Ageing Populations and Changing Demographics
Determinants of Changes in Life Expectancy
Magnitude of the Longevity Issue
Pricing Longevity Risk: Establishing the Base Mortality Level
An Introduction to Credibility Theory
Projecting Future Mortality
Modelling Longevity Risk under a One-Year VaR Framework
Risk Transfer for Pension Schemes
De-Risking Insured Annuity Portfolios
Hedging Longevity Risk through Reinsurance
Commercial Aspects of Longevity Reinsurance
Extreme Mortality Risk as a Natural Hedge?
Capital Markets and Longevity Risk Transfer
Longevity Policy Committee
Legal Considerations and Challenges in Longevity Risk Transactions
Pensions and Longevity in the US
Canadian Pensioner Longevity Risk
The Dutch Pensions and Longevity Insurance Market
In this chapter we provide an overview of some of the key commercial features of longevity reinsurance, ranging from the basic mechanics of pricing to features that are not directly price related but nonetheless important. We also explain how some of these features have evolved into broadly accepted market practice. Practical, real-world examples are used to help convey some concepts and to explain their significance. We conclude with an overview at emerging trends and possible future developments in this economically significant global market.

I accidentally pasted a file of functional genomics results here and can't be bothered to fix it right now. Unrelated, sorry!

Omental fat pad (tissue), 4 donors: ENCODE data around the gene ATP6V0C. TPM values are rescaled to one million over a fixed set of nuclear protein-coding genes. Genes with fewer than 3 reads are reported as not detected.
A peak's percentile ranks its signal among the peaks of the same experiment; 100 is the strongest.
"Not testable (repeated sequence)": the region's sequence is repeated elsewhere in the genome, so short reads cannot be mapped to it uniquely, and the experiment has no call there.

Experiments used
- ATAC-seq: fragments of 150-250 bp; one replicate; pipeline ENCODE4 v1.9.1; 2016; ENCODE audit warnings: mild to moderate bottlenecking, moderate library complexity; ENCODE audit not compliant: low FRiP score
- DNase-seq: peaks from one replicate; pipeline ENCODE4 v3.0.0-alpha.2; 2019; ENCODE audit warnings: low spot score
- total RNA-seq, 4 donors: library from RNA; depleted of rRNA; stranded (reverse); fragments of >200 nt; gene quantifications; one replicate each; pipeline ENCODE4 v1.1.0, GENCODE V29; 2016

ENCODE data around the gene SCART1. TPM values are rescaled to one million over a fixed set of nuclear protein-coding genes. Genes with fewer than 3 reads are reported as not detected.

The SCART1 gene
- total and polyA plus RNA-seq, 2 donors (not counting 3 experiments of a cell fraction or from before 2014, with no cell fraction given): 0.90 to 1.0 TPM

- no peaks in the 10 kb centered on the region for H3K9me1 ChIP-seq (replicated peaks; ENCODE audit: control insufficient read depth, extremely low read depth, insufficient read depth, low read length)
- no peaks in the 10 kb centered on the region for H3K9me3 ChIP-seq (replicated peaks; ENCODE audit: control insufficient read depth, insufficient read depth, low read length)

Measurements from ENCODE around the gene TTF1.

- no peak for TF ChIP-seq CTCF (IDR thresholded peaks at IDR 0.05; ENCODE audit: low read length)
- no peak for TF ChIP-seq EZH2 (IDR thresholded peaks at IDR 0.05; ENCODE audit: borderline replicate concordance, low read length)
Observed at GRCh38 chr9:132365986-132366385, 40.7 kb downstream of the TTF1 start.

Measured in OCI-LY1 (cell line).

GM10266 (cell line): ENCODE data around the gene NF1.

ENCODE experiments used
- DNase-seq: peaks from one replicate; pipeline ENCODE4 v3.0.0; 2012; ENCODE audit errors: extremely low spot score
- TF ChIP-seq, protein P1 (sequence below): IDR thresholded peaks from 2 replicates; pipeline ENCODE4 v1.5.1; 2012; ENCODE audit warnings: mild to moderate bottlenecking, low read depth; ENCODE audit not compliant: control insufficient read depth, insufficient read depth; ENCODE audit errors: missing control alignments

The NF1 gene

The wider question of whether to reinsure or retain longevity risk is not explicitly addressed in this chapter. However, it is implicitly covered to the extent that this decision is based on pricing and other commercial terms available.
Longevity swap reinsurance is now an established, intrinsic part of the pensions and annuity de-risking ecosystem (Figure 11.1).
For individuals in receipt of a defined-benefit pension promise, the risk that they live longer than expected can be passed to insurance companies. This risk is then likely to travel onwards and ultimately reside with multi-line global reinsurers who represent